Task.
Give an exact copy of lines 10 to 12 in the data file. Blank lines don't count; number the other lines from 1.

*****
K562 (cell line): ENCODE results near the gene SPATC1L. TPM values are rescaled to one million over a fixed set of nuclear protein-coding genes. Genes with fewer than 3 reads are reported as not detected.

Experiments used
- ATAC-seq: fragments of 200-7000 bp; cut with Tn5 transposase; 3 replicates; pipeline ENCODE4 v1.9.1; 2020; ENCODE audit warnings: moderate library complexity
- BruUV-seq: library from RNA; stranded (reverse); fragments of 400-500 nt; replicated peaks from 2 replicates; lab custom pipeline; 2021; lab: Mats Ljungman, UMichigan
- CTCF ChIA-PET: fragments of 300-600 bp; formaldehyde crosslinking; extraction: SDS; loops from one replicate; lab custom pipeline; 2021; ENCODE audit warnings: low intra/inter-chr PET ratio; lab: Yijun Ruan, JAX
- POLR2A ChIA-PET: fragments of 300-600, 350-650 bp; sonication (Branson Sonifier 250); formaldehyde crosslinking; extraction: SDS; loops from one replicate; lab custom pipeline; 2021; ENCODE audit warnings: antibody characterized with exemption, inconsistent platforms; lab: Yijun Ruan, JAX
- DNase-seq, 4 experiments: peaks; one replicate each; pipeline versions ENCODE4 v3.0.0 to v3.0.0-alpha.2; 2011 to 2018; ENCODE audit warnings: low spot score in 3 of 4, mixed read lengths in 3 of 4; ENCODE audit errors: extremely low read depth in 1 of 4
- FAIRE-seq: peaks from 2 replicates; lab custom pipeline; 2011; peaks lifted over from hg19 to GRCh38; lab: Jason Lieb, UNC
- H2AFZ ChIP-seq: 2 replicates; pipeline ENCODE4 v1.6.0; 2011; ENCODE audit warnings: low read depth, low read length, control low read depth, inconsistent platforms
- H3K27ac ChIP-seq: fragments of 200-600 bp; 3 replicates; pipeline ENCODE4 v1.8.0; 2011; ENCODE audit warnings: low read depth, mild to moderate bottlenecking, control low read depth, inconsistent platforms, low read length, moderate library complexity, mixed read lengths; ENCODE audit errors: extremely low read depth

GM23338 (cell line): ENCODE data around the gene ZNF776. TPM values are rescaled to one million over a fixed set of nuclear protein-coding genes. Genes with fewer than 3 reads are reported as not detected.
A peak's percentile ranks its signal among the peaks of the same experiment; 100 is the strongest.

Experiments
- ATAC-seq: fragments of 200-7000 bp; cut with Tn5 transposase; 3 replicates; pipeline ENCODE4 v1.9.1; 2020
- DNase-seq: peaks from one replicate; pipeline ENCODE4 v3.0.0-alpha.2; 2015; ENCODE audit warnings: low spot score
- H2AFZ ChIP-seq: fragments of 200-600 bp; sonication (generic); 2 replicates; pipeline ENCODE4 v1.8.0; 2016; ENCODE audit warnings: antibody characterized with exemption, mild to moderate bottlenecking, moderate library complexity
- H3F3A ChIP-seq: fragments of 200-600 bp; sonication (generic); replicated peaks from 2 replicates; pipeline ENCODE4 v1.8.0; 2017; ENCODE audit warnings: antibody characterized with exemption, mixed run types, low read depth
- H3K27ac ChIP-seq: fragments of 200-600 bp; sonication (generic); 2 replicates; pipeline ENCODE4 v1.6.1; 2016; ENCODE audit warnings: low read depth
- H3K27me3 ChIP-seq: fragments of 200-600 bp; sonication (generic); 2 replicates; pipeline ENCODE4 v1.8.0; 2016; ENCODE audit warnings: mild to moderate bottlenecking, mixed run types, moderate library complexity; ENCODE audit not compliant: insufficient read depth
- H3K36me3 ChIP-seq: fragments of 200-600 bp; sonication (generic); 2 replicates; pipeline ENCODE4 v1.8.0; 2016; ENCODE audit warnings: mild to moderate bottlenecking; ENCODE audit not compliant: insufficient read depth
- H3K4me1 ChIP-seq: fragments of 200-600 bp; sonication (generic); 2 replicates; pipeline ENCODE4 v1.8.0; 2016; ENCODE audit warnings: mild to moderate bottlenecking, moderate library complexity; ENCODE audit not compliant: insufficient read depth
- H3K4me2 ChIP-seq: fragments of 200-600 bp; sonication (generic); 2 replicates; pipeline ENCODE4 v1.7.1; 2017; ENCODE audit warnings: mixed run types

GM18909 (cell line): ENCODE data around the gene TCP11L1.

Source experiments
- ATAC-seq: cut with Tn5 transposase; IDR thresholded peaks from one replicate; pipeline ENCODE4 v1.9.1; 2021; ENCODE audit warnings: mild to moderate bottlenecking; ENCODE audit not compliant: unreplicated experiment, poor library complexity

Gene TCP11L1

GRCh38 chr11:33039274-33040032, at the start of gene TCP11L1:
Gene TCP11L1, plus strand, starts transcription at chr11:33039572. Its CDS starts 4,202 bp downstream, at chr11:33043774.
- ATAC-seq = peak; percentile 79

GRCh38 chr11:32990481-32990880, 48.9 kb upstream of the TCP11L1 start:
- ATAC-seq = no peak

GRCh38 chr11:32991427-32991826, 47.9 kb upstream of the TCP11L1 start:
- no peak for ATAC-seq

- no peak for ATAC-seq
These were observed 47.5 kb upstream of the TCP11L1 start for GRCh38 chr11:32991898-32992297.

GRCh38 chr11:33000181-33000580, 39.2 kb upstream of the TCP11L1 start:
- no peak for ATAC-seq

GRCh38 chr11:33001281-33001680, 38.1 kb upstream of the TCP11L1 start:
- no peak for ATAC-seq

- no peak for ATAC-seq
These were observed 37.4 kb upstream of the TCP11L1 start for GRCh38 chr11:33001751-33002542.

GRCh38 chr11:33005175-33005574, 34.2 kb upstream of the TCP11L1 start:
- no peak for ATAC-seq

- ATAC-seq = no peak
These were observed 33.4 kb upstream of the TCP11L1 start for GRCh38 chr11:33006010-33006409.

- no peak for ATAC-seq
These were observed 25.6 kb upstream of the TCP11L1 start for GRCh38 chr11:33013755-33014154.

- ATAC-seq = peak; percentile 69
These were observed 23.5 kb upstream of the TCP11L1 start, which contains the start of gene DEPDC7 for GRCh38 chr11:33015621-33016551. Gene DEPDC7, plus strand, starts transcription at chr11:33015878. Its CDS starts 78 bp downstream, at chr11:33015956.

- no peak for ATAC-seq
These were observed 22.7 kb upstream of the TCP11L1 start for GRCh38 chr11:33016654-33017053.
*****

- H3K27ac ChIP-seq: fragments of 200-600 bp; 3 replicates; pipeline ENCODE4 v1.8.0; 2011; ENCODE audit warnings: low read depth, mild to moderate bottlenecking, control low read depth, inconsistent platforms, low read length, moderate library complexity, mixed read lengths; ENCODE audit errors: extremely low read depth

GM23338 (cell line): ENCODE data around the gene ZNF776. TPM values are rescaled to one million over a fixed set of nuclear protein-coding genes. Genes with fewer than 3 reads are reported as not detected.
A peak's percentile ranks its signal among the peaks of the same experiment; 100 is the strongest.